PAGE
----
What We’ve Been Reading This Month:

According to a recent report conducted by American Clean Power (ACP), a cumulative 2,142 MW/6,227 MWh of large-scale BESS was brought online in Q3 2023, marking a 21% increase compared to the previous quarter and a significant 63% increase YoY.

Huawei has announced plans to transfer core technologies and resources from its smart car unit to a new joint company, with up to 40% ownership by Changan Auto. The joint entity will focus on developing, producing, and selling intelligent automotive systems and component solutions, as Huawei aims to collaborate with more auto companies amid the industry’s shift towards electrification and intelligent transformation.

BMW has ceased the production of combustion engines in Germany as part of its transformation to add electric vehicles to all segments. The automaker is investing €400 million in a new vehicle plant at its main production site in Munich. While BMW continues to build engines in Austria and the UK, it is expanding capacity for EV components at its Dingolfing site in Germany.

Autonomous driving startup Pony.ai, in collaboration with Toyota, unveiled a robotaxi concept based on the GAC Toyota electric bZ4X model at the China International Import Expo. The concept vehicle incorporates Pony.ai’s seventh-generation hardware and software kit for Level 4 autonomous driving, marking a significant step in the joint venture formed in August with Toyota China and GAC Toyota to advance the mass production and deployment of fully driverless robotaxis.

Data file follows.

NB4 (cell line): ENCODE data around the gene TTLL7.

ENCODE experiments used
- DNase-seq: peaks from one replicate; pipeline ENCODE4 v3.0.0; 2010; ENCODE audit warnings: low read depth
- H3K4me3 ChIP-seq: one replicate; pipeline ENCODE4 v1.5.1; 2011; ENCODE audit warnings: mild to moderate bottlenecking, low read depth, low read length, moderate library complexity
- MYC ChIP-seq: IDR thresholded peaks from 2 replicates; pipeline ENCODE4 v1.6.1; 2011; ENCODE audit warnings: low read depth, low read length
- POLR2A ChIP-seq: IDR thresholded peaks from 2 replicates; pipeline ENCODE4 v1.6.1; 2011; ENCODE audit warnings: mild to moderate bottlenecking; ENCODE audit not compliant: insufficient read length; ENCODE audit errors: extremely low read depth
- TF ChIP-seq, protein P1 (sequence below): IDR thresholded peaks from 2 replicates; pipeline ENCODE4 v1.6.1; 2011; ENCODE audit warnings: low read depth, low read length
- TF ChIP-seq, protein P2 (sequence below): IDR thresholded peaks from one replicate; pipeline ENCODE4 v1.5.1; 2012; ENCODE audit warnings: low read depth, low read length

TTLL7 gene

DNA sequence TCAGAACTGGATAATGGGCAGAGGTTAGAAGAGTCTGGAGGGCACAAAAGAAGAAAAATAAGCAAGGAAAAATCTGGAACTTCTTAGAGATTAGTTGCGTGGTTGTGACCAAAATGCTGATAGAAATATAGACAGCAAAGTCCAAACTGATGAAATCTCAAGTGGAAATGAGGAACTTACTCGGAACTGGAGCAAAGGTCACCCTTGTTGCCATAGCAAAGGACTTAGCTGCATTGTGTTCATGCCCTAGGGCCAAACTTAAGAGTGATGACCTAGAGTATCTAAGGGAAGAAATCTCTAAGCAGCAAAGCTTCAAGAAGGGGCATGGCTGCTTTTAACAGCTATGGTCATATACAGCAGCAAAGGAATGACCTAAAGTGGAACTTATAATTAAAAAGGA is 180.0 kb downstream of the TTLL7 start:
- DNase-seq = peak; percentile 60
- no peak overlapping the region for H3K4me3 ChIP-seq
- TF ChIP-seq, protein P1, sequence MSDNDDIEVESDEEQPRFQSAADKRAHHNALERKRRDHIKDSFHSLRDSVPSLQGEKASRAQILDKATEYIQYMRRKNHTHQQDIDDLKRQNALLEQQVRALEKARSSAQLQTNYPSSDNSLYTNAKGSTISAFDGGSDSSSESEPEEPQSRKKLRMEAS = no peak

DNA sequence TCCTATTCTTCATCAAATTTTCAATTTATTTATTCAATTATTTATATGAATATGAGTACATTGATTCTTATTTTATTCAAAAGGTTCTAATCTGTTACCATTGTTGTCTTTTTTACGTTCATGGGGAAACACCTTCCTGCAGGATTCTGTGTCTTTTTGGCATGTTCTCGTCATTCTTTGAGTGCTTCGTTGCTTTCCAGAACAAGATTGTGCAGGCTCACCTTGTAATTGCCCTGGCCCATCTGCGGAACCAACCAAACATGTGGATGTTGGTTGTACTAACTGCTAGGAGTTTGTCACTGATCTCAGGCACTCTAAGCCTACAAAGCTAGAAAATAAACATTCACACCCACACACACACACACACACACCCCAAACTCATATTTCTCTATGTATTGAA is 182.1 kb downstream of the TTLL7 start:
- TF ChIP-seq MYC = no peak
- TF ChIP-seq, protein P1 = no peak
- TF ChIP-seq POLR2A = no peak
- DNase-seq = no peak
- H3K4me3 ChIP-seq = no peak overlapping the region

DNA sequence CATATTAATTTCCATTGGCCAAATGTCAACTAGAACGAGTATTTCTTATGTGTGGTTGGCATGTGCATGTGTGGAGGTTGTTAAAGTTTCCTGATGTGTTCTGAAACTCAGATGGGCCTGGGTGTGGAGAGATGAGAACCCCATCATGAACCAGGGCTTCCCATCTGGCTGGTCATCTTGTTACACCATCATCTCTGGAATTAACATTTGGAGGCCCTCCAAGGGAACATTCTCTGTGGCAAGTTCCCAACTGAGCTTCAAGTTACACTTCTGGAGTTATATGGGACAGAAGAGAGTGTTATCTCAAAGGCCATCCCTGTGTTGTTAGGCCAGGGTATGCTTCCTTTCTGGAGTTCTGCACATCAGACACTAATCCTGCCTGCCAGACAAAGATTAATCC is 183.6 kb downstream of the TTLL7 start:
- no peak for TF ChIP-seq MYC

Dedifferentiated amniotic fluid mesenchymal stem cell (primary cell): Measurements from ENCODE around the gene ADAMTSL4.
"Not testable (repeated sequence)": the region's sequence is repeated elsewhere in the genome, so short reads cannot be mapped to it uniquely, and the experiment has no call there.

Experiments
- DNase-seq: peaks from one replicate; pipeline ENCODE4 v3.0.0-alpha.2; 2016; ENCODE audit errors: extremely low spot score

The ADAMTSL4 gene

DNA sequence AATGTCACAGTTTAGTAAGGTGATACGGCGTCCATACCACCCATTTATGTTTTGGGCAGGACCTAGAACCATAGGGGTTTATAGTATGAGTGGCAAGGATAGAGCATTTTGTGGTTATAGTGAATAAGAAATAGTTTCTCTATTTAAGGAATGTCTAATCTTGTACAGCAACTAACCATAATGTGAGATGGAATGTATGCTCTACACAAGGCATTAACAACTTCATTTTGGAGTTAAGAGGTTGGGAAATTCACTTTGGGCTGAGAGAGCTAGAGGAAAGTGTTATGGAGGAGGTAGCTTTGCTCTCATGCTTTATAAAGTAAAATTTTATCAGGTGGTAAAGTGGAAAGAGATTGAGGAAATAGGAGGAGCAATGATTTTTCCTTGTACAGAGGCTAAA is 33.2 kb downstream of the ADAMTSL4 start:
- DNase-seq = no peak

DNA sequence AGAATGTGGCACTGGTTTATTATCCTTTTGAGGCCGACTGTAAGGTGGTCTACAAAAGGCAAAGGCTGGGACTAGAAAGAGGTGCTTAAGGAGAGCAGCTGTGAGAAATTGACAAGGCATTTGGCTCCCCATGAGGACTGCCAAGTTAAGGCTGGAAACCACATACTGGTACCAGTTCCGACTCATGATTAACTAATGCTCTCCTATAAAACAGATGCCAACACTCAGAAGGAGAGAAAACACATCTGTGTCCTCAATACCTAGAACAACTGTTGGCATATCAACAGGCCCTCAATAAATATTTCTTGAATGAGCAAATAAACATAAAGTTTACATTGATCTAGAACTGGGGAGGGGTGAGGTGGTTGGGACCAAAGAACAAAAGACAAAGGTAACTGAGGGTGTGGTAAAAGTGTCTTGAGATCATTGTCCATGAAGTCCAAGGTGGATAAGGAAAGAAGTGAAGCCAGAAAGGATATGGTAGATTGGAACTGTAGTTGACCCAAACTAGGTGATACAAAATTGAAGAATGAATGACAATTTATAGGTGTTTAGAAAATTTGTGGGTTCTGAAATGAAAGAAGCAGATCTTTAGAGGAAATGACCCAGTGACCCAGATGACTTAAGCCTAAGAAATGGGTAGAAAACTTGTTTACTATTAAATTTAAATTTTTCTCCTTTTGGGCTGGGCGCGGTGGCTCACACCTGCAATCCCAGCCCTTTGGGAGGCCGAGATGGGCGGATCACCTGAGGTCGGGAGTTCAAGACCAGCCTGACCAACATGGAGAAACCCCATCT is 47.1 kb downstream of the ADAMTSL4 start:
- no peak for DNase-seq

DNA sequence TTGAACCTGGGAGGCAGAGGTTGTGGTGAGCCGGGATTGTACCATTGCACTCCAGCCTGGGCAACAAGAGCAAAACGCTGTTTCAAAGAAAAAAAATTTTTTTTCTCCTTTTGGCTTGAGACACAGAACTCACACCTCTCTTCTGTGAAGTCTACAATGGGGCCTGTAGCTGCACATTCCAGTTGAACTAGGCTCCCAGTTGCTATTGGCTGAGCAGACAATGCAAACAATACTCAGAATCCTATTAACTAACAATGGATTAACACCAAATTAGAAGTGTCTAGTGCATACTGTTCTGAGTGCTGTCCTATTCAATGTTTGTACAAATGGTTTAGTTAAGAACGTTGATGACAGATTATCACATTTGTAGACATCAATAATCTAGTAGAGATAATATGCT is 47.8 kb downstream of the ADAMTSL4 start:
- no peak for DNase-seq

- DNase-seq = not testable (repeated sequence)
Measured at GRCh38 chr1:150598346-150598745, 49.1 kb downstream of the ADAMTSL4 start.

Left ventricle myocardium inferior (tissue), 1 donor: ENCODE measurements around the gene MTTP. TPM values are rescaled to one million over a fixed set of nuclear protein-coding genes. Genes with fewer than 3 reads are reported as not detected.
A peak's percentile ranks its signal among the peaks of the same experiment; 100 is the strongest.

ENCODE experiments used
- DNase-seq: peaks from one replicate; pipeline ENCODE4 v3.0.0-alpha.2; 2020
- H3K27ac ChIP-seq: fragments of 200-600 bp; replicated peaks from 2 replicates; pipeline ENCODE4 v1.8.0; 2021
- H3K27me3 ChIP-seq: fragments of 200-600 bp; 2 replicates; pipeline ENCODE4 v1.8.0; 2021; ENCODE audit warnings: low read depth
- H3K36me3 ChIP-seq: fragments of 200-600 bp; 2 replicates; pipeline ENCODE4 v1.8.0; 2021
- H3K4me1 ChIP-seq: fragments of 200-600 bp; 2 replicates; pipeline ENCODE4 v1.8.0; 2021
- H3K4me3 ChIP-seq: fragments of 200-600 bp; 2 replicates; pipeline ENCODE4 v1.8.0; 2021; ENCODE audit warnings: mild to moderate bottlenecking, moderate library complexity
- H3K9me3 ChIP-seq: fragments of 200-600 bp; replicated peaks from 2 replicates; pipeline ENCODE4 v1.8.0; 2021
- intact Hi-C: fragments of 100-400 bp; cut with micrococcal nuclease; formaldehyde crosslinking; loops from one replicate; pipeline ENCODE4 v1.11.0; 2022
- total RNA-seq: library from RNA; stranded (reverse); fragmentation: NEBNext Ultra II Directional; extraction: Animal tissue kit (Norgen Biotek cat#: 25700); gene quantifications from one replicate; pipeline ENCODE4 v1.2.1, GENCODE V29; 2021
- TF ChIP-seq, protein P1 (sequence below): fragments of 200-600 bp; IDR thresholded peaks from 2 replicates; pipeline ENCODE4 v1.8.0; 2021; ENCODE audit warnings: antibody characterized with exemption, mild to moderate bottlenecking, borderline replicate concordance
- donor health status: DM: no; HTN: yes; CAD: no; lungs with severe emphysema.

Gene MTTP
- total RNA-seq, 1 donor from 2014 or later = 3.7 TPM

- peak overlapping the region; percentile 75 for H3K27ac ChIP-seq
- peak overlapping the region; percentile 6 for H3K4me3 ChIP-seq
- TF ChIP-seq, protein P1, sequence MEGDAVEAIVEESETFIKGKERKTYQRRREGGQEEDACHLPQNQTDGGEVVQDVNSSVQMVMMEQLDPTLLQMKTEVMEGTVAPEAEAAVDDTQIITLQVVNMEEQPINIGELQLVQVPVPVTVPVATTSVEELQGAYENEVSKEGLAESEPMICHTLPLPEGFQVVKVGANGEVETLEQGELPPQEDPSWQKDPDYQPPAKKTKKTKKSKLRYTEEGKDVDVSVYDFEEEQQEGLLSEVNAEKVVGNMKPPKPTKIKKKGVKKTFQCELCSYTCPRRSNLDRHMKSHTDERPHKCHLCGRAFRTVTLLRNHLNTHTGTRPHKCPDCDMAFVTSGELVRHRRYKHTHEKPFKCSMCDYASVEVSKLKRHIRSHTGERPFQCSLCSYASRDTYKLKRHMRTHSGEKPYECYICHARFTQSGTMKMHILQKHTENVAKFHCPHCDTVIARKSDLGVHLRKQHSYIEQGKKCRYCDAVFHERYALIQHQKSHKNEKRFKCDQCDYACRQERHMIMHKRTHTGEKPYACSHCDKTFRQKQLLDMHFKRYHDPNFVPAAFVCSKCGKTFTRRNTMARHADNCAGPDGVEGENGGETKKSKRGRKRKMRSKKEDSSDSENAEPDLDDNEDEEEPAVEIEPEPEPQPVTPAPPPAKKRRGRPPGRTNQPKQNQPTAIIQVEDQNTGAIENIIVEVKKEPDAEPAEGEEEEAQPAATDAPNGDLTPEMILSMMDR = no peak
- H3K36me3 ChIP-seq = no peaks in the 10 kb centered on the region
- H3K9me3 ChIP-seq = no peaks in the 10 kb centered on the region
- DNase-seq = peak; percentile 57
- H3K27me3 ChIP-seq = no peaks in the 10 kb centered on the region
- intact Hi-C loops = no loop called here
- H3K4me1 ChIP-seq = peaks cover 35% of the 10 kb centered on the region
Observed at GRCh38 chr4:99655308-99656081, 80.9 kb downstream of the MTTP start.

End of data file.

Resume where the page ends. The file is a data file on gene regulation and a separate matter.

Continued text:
The Australian government’s launch of competitive Contracts for Difference (CfD) tenders for dispatchable renewable energy capacity with energy storage has been described as an unprecedented step for national energy policy. The Capacity Investment Scheme (CIS) will underwrite projects delivering a total of 32GW. The scheme uses a CfD structure where participants bid a strike price, and payments depend on the difference between that strike price and the spot price on the National Electricity Market. The CIS is seen as a significant development in Australia’s electricity policy, contracting a substantial amount of new electricity production.